Global Forum and Expo on Family Farming - summary and outcomes
Organized by the Hungarian Ministry of Rural Development, in cooperation with FAO, the Global Forum and Expo on Family Farming, which was held in Budapest from 4-6 March, highlighted the key contribution that family farms can make to global food and nutrition security. This global two-day event was centred around a ministerial roundtable and three panel discussions. Key issues discussed include:
-Diversity of family farms around the world and the need for tailor-made solutions.
-Strong values that family farms share despite this diversity.
-Farmers' income security and tackling increased migration to urban areas.
-Development of best practices to tackle issues faced by family farmers including access to land and natural resources, education and investment.
-Enabling environments and cooperation - need for clear and simple legislation, proper taxation systems as well as the promotion of socially responsible partnerships with civil society organizations and with the private sector.
-Role of women in family farming and promotion of women’s equal access to land, credit, education, technology, networks and decision-making processes.
-Engaging youth: investing in the future of farming.
-Role of family farming in sustainable agriculture.
-Environmental regulations should take into account emerging environmental challenges.
During the Ministerial Roundtable ministers confirmed that family farms are key actors in social cohesion, rural employment and the sustainable use and conservation of natural resources. Various presentations demonstrated that a number of governments have taken steps to create enabling environments in order to facilitate family farmers.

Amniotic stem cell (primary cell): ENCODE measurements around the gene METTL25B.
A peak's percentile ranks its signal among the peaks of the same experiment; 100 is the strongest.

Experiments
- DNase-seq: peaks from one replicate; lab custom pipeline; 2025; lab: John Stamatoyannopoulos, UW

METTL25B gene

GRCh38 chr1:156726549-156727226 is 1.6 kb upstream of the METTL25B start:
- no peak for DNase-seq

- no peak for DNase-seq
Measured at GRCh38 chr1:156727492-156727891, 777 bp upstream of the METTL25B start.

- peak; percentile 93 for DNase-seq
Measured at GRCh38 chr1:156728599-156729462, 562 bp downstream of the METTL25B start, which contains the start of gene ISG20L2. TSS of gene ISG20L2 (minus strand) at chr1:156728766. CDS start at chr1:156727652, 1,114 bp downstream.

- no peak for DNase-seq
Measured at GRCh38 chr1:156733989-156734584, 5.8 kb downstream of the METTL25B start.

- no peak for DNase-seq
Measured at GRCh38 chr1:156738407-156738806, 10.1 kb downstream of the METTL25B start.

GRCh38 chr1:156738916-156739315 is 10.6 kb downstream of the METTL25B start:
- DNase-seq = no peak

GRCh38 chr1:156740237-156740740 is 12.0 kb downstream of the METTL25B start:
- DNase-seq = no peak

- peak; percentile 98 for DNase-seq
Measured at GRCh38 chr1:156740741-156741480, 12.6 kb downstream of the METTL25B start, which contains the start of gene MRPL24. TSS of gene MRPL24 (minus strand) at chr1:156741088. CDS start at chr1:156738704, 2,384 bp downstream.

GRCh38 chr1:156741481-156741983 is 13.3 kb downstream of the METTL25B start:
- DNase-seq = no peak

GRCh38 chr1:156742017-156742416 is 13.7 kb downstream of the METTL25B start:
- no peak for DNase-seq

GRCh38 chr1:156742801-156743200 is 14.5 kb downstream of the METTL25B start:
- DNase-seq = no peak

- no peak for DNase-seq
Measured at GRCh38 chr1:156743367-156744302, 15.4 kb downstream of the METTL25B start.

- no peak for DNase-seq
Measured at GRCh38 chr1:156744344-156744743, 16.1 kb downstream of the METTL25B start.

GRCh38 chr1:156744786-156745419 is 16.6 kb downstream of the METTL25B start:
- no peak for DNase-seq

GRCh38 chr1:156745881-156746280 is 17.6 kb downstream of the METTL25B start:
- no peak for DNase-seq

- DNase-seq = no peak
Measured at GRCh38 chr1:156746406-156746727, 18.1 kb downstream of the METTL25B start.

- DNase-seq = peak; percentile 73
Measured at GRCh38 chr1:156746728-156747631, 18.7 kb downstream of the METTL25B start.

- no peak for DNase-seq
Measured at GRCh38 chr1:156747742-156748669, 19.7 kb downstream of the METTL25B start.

Each of the three panel discussions focused on a key theme.
- Diversity of farmers and economies
- Tailored solutions
- Economic: Moving up or moving out
- Environmental: Regulations and resilience
- Social: New generations on family farms
- Fourth pillar: The culture behind traditional family farming
Part I - Best practices for overcoming challenges and turning opportunities into success
Part II - How can cooperation between family farmers facilitate access to resources and services?
Part I - Role of women in family farming
Part II - Role of young farmers in family farming
Despite the progress made, there is still a long way to go. Governments, the private sector, farmer organizations, NGOs and international bodies must continue to work together in order to come up with solutions (equally targeted at men and women) for the numerous challenges faced by family farmers around the world. These include equitable access to land and other natural resources, credit, local and global markets, technology, infrastructure, and education and extension services that deliver results from research and innovation as well as investment in youth to ensure the viability of rural communities and the passing-on of traditional knowledge.